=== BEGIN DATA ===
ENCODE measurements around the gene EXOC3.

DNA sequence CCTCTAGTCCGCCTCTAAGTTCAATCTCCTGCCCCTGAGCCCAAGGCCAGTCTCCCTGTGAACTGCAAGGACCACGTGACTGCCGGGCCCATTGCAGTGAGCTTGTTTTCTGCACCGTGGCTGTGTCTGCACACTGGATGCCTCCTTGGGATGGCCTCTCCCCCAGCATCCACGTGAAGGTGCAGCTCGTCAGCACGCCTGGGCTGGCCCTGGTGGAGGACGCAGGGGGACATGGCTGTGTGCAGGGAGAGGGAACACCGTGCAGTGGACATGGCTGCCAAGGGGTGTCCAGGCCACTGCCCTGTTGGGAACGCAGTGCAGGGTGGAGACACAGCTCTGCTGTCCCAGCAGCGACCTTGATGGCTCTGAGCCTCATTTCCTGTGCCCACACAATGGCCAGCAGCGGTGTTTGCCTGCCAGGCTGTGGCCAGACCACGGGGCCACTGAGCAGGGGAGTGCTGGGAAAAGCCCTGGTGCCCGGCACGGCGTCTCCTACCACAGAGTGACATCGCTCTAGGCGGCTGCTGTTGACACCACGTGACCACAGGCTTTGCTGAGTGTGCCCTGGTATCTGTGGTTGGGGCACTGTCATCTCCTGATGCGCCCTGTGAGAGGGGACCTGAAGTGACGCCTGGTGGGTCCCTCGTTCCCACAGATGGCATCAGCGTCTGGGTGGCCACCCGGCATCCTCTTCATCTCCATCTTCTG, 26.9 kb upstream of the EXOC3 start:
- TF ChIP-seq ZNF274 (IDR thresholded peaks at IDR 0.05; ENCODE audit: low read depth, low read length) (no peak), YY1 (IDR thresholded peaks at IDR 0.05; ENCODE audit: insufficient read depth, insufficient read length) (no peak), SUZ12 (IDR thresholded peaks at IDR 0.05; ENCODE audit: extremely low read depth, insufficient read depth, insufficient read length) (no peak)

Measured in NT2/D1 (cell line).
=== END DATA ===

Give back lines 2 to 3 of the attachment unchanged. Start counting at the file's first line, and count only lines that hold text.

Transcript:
DNA sequence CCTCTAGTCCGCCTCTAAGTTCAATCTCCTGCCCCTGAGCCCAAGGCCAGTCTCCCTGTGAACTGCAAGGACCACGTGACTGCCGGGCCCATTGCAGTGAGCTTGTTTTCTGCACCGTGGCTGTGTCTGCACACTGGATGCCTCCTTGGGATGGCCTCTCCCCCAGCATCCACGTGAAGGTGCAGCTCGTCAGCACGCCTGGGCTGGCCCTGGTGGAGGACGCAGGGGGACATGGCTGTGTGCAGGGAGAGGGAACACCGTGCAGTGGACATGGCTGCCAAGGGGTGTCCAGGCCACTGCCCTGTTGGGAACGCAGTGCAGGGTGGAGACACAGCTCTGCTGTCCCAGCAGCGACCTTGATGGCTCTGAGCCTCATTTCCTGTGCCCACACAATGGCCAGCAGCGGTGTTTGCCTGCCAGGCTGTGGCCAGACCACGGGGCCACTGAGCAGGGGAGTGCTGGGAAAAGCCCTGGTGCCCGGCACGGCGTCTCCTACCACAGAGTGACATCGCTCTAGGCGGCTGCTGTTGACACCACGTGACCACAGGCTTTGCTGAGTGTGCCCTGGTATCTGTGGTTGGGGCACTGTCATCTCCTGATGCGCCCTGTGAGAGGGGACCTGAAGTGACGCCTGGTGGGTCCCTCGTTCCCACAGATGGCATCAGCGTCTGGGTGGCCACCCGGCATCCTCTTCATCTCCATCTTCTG, 26.9 kb upstream of the EXOC3 start:
- TF ChIP-seq ZNF274 (IDR thresholded peaks at IDR 0.05; ENCODE audit: low read depth, low read length) (no peak), YY1 (IDR thresholded peaks at IDR 0.05; ENCODE audit: insufficient read depth, insufficient read length) (no peak), SUZ12 (IDR thresholded peaks at IDR 0.05; ENCODE audit: extremely low read depth, insufficient read depth, insufficient read length) (no peak)